Making a Terrain Tileset

Something I’ve had to work out for my mining game is using Godot’s tilemap features and a tileset for the dirt blocks, and because it is destructable that terrain can literally be any shape, so the main challenge is accounting for that. I’ll go through how I made this, plus it might be handy for people that want a cheat sheet of every tile they’ll need to do the same. As far as tools go, I used Aseprite because it has specific tileset and sprite packing features, but you could do this in Photoshop, even MS Paint, it would just be a little more effort.

I should start by mentioning there are so many different ways you could design a tileset. Some things would make your life easier like having non-directional lighting or having a texture that still works when rotated or flipped or simply having strict rules about what shapes will be possible. I did none of these things.

Proxy Tileset

I wanted to first work out what the different tile pieces I’d need and maybe by now there are already hundreds of examples that worked it out, or it even seems like there should be an equation to calculate every unique combination. I’m far too dumb for that, so I just started drawing a crappy proxy tileset, importing it into Godot and adding more pieces as I found the gaps through experimenting. If you are using this as reference, ignore the colours just pay attention to the red edges, those little dots are inner corners and there sure are a lot of them. The crossed out tiles I realised were duplicates and not needed. So how many different tiles did it come to? 47. Seems like a lot, and the majority of those variations are for pieces you’ll rarely see!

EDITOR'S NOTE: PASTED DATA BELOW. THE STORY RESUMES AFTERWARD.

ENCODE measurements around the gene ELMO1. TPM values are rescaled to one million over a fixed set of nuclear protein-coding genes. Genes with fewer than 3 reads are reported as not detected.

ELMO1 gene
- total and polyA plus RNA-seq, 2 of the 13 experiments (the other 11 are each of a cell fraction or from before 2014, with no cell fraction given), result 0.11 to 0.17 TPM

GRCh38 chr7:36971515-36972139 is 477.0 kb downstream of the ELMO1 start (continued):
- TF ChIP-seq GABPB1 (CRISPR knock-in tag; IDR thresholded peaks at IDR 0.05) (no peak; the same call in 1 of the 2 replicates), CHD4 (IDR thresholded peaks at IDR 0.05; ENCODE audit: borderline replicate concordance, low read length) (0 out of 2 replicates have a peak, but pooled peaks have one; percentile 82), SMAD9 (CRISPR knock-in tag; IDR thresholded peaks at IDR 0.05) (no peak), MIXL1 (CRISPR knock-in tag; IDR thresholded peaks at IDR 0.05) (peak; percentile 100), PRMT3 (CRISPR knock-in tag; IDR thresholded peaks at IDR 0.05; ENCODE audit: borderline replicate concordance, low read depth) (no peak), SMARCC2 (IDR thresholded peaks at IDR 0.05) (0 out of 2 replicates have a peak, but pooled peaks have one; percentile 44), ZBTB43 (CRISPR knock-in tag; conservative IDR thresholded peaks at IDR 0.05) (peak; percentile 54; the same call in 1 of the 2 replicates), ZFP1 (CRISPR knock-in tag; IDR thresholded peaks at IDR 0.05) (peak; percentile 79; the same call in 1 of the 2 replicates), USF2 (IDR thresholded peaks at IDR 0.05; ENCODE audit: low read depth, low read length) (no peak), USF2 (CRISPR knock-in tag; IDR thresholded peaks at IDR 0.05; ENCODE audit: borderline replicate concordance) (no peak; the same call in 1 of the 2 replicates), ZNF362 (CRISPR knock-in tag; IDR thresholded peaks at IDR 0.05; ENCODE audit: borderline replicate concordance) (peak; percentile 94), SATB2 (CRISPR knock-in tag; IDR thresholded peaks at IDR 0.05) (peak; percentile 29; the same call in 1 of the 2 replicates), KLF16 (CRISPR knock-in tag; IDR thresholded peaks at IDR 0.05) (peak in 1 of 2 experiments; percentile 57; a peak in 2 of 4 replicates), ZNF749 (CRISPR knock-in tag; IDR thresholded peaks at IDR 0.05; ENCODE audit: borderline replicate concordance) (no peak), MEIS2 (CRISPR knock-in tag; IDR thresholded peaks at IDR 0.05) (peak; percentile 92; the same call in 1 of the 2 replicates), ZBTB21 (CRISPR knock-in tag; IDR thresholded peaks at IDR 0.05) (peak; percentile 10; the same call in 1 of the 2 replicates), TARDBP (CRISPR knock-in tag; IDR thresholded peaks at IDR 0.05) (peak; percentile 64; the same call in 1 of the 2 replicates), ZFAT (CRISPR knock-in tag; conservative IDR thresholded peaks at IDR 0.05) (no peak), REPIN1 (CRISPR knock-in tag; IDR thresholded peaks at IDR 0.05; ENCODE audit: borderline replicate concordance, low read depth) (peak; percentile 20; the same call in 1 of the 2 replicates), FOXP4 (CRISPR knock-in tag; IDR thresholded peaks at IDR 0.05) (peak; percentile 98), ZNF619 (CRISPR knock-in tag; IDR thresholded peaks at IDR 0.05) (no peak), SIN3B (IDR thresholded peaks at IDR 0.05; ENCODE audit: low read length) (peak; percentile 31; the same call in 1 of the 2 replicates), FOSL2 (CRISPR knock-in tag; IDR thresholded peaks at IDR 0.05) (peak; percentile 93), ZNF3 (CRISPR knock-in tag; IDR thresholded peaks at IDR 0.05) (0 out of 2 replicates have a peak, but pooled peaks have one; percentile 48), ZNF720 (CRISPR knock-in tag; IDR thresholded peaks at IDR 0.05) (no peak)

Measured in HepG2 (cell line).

I should touch on exporting/sprite packing: you could export this image and use it as is, but there is a lot of empty space doing nothing but making the image bigger. Sprite packing is the idea of taking out all the empty spaces and making it a nice efficient lump of texture. Aseprite has easy ways to do this in the export menu. For this many sprites you’ll want to select “Packed” for sheet type, “Tilesets” for source, and this is optional but I added padding of one unit around the sheet. Why? I just know from experience you will at some point want to add something extra to the sheet, like tile variants or a unique piece and you’ll need free space for that. Padding all the way around may be overkill, you could just add the padding on one side.

My plan was to import the proxy tileset into engine and set up the tilemap logic, when I’ve finished the art I should be able to just replace the file and it will all work perfectly. It’s great in theory but learn from my mistake: if the proxy and finished tileset have a different amount of tiles the packing algorithm will mess with the order and it will break things when you reimport. So before you go to the effort of setting up the proxy tilemap just be sure you have the exact tiles needed and don’t move their position in the working file either.

Base Fill Texture